1 quart scalded milk (lukewarm).
3/4 cup of butter, or a mixture of butter and lard.
1/2 cup of sugar.
1 teaspoonful of salt.
2 Fleischman's yeast cakes.
Whites of 2 eggs.
Quite early in the morning dissolve the two yeast cakes in a little of
the milk; add these, with one-half the quantity of sugar and salt in
the recipe, to the remainder of the quart of milk; add also 4 cups of
flour to form the yeast foam. Beat well and stand i
a warm place,
closely-covered, one hour, until light and foamy.
Beat the sugar remaining and the butter to a cream; add to the yeast
foam about 7 to 8 cups of flour, and the stiffly-beaten whites of the
two eggs.
Turn out on a well-floured bread board and knead about five minutes.
Place in a bowl and let rise again (about one hour or longer) until
double in bulk, when roll out about one inch in thickness. Cut small
biscuits with a 1/2 pound Royal Baking Powder can.
Brush tops of biscuits with a mixture consisting of yolk of one egg, a
teaspoonful of sugar and a little milk; this causes the biscuits to
have a rich brown crust when baked.
Place biscuits on pans a short distance apart, let rise until doubled
in bulk; bake in a rather quick oven.
From this recipe was usually made 55 biscuits. One-half of this recipe
would be sufficient for a small family.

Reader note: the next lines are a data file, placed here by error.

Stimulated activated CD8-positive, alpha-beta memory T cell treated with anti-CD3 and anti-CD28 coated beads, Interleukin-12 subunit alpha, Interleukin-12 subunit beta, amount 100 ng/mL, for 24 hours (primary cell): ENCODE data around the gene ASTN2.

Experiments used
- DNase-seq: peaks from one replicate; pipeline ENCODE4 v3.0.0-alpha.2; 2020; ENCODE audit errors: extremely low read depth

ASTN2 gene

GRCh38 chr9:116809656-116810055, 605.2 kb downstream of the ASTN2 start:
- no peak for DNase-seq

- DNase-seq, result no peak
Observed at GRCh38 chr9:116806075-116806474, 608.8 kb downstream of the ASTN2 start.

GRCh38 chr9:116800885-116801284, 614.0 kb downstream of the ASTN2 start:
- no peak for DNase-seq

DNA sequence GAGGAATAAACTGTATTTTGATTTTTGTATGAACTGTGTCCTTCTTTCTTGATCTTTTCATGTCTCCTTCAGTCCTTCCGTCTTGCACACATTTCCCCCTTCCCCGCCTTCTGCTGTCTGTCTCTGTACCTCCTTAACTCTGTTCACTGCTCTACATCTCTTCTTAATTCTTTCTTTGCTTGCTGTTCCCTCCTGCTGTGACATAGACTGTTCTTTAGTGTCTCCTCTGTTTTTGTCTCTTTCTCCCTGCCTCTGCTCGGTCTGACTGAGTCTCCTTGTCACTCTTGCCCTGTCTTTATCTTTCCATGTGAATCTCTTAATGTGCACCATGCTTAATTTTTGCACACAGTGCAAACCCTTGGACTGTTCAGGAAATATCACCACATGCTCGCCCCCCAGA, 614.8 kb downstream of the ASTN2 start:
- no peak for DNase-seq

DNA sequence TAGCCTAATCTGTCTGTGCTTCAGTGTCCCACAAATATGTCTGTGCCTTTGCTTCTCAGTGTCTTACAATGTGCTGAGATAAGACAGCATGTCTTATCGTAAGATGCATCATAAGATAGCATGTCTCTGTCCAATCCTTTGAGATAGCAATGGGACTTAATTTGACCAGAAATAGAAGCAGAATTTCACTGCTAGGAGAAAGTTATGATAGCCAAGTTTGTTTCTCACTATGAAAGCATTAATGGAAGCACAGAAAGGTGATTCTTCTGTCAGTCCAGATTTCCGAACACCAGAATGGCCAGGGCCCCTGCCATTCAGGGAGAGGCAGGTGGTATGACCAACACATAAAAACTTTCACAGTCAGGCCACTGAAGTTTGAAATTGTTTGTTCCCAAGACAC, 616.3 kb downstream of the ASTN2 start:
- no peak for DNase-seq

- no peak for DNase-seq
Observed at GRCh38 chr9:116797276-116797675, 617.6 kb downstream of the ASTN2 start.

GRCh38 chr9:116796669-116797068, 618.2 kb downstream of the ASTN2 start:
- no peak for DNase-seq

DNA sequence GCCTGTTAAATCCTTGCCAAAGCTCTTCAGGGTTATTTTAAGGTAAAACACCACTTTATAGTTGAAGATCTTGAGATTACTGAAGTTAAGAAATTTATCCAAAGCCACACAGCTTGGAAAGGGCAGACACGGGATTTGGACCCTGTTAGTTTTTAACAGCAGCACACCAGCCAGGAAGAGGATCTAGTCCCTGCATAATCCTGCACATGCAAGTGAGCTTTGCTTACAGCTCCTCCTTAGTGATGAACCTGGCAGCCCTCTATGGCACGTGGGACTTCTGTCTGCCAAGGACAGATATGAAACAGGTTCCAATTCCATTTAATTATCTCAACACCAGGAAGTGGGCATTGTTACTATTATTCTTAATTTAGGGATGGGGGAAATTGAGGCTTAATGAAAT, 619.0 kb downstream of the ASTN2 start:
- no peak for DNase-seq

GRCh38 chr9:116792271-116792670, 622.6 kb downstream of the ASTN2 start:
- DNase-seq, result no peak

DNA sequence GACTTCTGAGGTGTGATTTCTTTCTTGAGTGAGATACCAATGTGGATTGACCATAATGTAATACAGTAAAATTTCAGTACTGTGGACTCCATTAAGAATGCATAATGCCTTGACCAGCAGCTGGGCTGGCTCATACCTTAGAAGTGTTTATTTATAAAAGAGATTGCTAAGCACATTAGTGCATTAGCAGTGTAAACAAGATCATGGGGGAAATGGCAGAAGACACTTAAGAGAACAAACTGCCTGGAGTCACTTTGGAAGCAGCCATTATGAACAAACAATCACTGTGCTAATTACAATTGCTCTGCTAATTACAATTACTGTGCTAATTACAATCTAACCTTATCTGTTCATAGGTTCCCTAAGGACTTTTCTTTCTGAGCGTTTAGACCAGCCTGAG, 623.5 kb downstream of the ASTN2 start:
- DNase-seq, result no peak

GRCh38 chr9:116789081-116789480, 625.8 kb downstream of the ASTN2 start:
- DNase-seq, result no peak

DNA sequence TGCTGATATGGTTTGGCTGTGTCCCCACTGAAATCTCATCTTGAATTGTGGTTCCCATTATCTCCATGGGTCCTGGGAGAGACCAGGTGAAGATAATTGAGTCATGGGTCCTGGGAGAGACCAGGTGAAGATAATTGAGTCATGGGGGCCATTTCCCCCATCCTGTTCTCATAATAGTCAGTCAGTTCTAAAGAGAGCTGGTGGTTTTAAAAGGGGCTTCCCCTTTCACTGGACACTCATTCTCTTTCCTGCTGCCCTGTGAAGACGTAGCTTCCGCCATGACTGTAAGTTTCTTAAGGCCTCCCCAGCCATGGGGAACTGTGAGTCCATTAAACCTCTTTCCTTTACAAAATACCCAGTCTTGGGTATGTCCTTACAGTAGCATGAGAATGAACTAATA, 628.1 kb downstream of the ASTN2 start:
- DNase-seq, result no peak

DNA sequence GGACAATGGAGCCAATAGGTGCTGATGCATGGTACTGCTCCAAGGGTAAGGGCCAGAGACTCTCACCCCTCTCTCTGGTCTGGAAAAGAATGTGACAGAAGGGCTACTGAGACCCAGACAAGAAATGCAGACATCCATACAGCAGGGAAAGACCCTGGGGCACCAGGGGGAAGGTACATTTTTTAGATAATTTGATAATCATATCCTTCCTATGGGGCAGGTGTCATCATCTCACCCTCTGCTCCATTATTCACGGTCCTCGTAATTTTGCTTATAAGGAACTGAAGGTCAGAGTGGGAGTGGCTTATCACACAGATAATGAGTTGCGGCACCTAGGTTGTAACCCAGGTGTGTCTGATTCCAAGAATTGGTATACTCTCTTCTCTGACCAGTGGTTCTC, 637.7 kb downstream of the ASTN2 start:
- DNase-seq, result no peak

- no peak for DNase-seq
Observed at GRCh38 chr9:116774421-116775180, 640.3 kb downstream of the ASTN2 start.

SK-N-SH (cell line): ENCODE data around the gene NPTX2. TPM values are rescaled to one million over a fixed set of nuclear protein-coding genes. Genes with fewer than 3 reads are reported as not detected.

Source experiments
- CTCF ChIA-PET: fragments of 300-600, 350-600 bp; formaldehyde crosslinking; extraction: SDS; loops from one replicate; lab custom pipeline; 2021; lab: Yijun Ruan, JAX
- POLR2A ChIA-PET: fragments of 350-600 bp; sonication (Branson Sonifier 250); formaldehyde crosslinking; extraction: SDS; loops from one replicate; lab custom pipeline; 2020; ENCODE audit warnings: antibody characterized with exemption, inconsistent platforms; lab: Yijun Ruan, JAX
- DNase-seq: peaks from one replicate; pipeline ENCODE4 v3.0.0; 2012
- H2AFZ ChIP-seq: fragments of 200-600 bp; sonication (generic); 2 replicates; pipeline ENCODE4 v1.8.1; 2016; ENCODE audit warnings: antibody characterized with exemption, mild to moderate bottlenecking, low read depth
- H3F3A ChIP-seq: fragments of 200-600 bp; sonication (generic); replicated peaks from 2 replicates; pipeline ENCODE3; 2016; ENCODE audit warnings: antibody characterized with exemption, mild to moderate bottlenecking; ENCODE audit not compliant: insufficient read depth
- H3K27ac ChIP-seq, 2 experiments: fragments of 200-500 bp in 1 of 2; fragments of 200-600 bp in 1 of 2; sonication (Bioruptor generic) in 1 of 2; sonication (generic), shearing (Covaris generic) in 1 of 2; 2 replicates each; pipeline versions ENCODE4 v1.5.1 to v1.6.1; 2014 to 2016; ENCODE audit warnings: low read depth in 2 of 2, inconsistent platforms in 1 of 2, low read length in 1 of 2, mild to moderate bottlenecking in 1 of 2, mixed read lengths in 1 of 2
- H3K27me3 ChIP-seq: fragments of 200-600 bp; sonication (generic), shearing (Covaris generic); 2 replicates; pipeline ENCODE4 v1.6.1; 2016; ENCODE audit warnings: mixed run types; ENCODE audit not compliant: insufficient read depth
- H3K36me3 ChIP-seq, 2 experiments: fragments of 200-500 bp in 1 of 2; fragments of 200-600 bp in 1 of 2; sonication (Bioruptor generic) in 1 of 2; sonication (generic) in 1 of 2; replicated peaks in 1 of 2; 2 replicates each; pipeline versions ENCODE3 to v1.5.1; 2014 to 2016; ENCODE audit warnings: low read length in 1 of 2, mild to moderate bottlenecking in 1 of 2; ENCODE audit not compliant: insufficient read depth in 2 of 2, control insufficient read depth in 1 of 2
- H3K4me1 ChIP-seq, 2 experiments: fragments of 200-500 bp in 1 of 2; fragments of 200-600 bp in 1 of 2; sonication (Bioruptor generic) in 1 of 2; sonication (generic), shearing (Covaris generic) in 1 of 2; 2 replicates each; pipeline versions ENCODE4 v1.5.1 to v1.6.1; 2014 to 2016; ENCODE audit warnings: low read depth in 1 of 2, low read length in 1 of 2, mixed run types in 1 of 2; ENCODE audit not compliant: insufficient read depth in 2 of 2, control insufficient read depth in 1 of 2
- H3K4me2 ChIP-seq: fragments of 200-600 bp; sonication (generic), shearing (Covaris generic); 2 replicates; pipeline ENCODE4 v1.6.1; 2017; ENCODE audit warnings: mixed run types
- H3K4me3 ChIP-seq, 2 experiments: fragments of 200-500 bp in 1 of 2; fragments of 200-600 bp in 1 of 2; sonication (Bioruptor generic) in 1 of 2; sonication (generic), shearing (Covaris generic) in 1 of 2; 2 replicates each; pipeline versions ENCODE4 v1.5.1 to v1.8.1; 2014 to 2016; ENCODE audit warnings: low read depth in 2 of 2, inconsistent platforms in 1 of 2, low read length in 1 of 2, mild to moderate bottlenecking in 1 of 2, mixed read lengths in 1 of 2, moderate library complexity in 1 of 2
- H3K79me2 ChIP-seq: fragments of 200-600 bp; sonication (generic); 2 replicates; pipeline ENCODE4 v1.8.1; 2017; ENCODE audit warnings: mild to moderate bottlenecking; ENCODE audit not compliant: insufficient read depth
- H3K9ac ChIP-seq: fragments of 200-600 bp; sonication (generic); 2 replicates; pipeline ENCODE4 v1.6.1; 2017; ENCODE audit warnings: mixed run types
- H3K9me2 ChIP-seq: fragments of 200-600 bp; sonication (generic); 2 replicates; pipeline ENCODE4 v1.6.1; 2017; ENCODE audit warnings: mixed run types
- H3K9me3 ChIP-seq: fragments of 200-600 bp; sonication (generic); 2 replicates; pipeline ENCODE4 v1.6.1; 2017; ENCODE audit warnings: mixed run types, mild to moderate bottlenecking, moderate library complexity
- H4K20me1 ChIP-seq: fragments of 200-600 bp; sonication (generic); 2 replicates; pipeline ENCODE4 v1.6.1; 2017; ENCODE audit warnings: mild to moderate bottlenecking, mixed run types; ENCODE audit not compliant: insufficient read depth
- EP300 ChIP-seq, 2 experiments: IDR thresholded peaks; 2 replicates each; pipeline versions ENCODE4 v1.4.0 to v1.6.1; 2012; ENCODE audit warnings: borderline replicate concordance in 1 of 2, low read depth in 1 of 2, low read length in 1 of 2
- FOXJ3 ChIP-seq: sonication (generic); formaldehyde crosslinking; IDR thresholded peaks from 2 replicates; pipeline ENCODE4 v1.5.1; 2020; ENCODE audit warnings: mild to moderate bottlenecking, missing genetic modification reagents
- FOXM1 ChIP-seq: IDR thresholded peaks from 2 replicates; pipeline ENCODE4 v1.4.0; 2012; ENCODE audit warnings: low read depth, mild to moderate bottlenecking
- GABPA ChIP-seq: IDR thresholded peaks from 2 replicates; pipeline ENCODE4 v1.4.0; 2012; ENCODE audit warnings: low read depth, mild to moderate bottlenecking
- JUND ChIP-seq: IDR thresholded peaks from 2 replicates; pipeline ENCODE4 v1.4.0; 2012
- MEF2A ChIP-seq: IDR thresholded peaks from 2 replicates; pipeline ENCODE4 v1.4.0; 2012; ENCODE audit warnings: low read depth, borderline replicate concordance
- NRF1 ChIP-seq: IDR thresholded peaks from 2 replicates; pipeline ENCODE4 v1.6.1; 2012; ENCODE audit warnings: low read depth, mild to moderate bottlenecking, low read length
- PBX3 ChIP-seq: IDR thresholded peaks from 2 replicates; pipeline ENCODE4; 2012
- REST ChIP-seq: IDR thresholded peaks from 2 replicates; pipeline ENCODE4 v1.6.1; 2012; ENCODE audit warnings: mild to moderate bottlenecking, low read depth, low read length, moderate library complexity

Mary's Aunt taught her the possibilities of what she called a "Dutch"
sponge--prepared from one Fleischman's yeast cake. And the variety a
capable housewife may give her family, with the expenditure of a small
amount of time and thought.
About 9 o'clock in the evening Mary's Aunt placed in a bowl 2 cups of
potato water (drained from potatoes boiled for dinner). In this she
dissolved one Fleischman's yeast cake, stirred into this about 3 cups
of well-warmed flour, beat thoroughly for about ten minutes. Allowed
this to stand closely covered in a warm place over night. On the
following morning she added to the foamy sponge 1-1/2 cups lukewarm,
scalded milk, in which had been dissolved 1 tablespoonful of a mixture
of butter and lard, 2 generous tablespoonfuls of sugar and 1
teaspoonful of salt. About 6-1/4 cups of well-dried and warmed flour;
she stirred in a part of the flour, then added the balance. Kneaded
well a short time, then set to raise closely covered in a warm place
2-1/2 to 3 hours.
When dough was light it was kneaded down in bowl and allowed to stand
about one hour, and when well risen she placed 2 cups of light bread
sponge in a bowl, and stood aside in warm place; this later formed the
basis of a "Farmers' Pound Cake," the recipe for which may be found
among recipes for "Raised Cakes."
From the balance of dough, or sponge, after being cut into 3 portions,
she molded from the one portion 12 small turn-over rolls, which were
brushed with melted butter, folded together and placed on tins a
distance apart and when _very_ light baked in a quick oven.
From another portion of the sponge was made a twist or braided loaf.
And to the remaining portion of dough was added 1/2 cup of currants or
raisins, and this was called a "Currant" or "Raisin Loaf," which she
served for dinner the following day.
The rolls were placed in the oven of the range a few minutes before
breakfast and served hot, broken apart and eaten with maple syrup or
honey and the delicious "Farmers' Pound Cake" was served for supper.
Aunt Sarah baked these on ironing day. The kitchen being unusually
warm, as a result of the extra heat required in the range for heating
flatirons, caused the dough to rise more quickly than otherwise would
have been the case.